Another contender for the title of 'best-financed' US start-up airline has emerged; this one is Skybus, a would-be 'ultra-low fares' carrier based at Columbus, Ohio. In the planning since the late 1990s, the carrier recently told the Transportation Department that it had raised almost $70 million more, for a total of "approximately $160 million in paid in capital plus assets of about $100 million". That would rival very similar amounts at JetBlue ($130 million) and at Virgin America ($177.3 million). Skybus announced an Airbus order last year worth up to $4 billion. Its most recent Transportation Department filing says that Skybus might be able to start service in May, although it has yet to name its destinations. The carrier has won DoT clearance to start flying but has yet to gain its equally important FAA start-up permission, and has had to ask the DoT not to suspend or withdraw its permission while it waits for FAA permission. The DoT set a time limit on its new carrier licenses after it found some hopefuls dallying too long or trying to raise more money.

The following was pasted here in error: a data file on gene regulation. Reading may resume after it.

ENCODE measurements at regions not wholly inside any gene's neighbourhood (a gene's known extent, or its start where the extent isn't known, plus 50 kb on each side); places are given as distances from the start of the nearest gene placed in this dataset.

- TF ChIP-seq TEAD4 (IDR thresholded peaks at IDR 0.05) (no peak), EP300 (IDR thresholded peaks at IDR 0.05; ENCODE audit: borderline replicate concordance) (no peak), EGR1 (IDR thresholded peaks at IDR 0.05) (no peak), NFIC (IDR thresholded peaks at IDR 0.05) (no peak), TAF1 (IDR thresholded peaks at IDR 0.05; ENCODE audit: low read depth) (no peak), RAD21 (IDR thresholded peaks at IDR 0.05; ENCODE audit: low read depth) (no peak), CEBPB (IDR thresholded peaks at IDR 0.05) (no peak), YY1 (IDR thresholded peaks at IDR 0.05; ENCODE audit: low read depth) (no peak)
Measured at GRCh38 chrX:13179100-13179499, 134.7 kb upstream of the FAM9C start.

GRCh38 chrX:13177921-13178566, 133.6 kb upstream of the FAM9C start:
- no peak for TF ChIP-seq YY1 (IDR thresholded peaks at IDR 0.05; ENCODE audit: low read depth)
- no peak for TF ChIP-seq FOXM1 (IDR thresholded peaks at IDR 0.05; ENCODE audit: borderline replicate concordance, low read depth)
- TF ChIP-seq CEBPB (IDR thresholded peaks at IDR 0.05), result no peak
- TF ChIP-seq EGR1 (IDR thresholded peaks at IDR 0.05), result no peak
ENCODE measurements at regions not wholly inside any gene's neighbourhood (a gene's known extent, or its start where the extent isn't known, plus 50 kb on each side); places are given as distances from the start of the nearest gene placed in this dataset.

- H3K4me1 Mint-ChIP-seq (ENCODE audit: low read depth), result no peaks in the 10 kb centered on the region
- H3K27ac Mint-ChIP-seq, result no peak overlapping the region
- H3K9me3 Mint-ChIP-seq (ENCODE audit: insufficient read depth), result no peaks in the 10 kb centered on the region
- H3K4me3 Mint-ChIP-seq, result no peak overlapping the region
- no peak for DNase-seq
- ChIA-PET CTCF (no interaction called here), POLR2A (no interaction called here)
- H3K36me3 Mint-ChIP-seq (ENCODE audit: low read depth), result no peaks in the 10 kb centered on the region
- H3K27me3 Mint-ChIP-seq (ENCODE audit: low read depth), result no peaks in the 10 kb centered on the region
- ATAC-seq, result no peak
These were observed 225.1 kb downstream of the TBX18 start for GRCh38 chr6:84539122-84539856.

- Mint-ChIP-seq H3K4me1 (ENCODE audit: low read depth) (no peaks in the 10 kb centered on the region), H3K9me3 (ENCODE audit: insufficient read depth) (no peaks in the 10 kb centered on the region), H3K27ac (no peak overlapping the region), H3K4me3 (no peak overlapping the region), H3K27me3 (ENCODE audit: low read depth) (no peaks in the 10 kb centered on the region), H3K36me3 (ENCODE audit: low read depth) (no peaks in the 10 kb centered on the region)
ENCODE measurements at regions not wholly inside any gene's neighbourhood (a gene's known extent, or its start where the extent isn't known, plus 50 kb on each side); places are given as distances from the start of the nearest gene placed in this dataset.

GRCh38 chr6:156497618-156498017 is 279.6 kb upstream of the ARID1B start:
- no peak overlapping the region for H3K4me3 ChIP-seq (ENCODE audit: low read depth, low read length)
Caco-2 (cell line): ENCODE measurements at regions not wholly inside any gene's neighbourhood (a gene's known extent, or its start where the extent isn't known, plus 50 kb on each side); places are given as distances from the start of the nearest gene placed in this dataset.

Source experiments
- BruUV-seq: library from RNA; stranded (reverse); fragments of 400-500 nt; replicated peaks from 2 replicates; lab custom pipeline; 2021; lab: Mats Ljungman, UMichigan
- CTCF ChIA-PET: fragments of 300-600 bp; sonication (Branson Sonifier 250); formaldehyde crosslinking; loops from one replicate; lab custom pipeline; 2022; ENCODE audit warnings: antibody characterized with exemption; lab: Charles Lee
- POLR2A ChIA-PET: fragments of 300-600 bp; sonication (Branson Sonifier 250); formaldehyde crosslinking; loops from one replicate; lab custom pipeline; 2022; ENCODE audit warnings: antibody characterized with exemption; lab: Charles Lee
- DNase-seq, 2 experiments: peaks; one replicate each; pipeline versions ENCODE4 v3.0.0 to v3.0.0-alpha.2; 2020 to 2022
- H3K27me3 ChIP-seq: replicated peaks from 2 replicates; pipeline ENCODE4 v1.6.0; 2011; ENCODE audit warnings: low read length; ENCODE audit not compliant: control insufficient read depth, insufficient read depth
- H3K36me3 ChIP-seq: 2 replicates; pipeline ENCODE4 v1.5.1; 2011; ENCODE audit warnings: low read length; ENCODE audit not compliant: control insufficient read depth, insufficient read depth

Whether or not Skybus can gain FAA approval by May is an open question; it submitted its flight operations plan to the agency in December, and six months would be a very fast time. But the carrier has two Airbus A319s with 150 seats waiting and ready to go, has former executives from Southwest and Ryanair on the payroll and ready to go, and has an $8 million concourse on the Port Columbus airport ready to go, having received a $57 million incentives package from the city and from Central Ohio business leaders including the family that controls the local newspaper. Skybus can't sell tickets until its gets the FAA permission, so it has no revenue coming in, although its has an active marketing campaign featuring its symbol, a butterfly. It calls the butterfly "the universal symbol of low fares".
When it does start flights at Columbus, it will face the entrenched competition of Southwest, with a 23% share of the market, Delta (19%) and American (13%). The city, which is the state capitol and an increasingly prosperous finance centre, was stung by the America West downsizing of its secondary hub there in 2003, and has seen a 2% average annual growth rate, according to a late March Fitch Ratings report on bonds issue by the Columbus regional airport authority.